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THE JEWS AND THEIR GOSPEL MUSIC

The Jews were forbidden to sacrifice an animal that was lame, blind or otherwise deformed (Leviticus 1: 3, 10, 3: 1, 22:20, Deuteronomy 15:21, 17: 1, Malachi 1: 8) . Every offering was examined, and if any spot were discovered, the animal was rejected.
In the same way, Christians should present to God the body and mind in the best possible condition.
We must surrender ourselves to the service of God and Ouvir Musicas Gospel  see to it that supply is as close as possible to perfection. God will not be pleased with anything less than the best we can offer. Those who love Him with all their heart will desire to give Him the best service of their life, and will be constantly seeking to put the whole faculty of their being in harmony with the laws that will promote their ability to do His will. (White – Patriarchs and Prophets, pp. 352-353)
All faculties and virtues must be preserved pure and holy; otherwise, self-dedication to God can not be acceptable.
Sinful condescension defiles the body and disables men for spiritual worship. What clings to the light that God gave him on health reform, has an important help in the work of sanctifying himself by the truth and being enabled for immortality. But if they despise that light, and live in violation of natural law, they must suffer the penalty; their spiritual energies are cushioned, and how can they perfect sanctification in the fear of the Lord? (White Health Council, 22)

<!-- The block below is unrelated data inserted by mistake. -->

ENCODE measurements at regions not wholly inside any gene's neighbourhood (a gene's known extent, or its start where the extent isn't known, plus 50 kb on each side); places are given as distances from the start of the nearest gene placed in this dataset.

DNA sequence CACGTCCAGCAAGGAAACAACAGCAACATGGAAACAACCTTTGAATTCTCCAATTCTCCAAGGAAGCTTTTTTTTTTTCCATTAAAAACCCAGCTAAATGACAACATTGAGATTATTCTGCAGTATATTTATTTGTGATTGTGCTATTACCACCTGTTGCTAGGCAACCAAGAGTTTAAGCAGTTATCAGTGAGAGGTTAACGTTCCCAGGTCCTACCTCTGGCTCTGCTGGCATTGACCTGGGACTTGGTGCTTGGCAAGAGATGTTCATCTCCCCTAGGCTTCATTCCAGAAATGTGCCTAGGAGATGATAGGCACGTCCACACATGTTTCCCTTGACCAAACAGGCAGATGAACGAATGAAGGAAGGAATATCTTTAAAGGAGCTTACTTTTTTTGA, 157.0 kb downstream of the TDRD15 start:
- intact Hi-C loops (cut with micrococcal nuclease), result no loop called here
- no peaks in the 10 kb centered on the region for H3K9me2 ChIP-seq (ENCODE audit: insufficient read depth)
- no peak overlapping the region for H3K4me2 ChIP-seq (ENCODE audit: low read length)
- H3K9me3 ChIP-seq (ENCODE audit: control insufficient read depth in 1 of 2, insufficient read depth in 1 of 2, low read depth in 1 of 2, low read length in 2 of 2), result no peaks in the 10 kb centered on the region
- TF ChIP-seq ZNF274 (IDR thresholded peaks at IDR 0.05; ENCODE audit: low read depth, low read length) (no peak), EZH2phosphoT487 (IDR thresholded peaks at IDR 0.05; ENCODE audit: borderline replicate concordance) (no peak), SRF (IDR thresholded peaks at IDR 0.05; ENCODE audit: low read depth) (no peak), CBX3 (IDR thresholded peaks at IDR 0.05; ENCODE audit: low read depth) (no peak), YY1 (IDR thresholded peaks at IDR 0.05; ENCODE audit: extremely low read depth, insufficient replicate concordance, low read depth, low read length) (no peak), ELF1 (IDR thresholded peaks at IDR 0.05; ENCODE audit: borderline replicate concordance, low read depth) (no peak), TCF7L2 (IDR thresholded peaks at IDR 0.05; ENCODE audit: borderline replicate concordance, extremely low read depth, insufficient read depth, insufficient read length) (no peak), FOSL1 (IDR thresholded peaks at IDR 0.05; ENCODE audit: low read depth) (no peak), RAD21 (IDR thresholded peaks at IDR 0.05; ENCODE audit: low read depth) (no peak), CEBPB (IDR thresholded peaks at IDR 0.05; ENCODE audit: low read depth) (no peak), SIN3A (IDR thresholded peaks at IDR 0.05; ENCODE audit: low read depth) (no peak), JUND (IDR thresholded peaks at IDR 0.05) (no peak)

This requirement is not arbitrary. God’s purpose for believers is complete restoration. This necessarily includes the purification and strengthening of physical integrity as well as mental and spiritual powers.
What is your rational worship.
Cult is a form of homage given only to a deity. it is worship. But God demands that we have the right view of true worship. Only this kind of conscious, submissive worship is acceptable. Everything else is false, it is vain, it is garbage, unacceptable to be presented before a holy and perfect God.

pessoas, professando a verdade, serão uma ofensa a Deus e uma lástima para a religião. (White – Testimonies, vol. 2, p. 202)
The word translated here as “rational” is the Greek word logikos, “rational,” “spiritual,” “logical.” That is, dominated by the mind and subjugated to it. This is the kind of worship that Paul is saying that we should offer and that is accepted by God.
Unfortunately, what we have been looking for is the opposite of this. The opposite of “rational” within the given context – which focuses on the human being – would not be “irrational”, for this word would be the negation of the concept. The antonym of “rational” in this case would be “emotional.”
The discussion of the role of reason and emotion in worship is not new, but I would like to return to this theme, for it is extremely important to understand some fundamental aspects of true worship.
As discussed in the introduction, there are distortions in the current church about the concept of worship. There is a lot of activity and events in the church, focusing on the idea of ​​worship, but we have not seen the fruits of this “worship”, and the reason for this is that the current concepts are not grounded in a clear “thus saith the Lord.” They are, therefore, false and idle worship.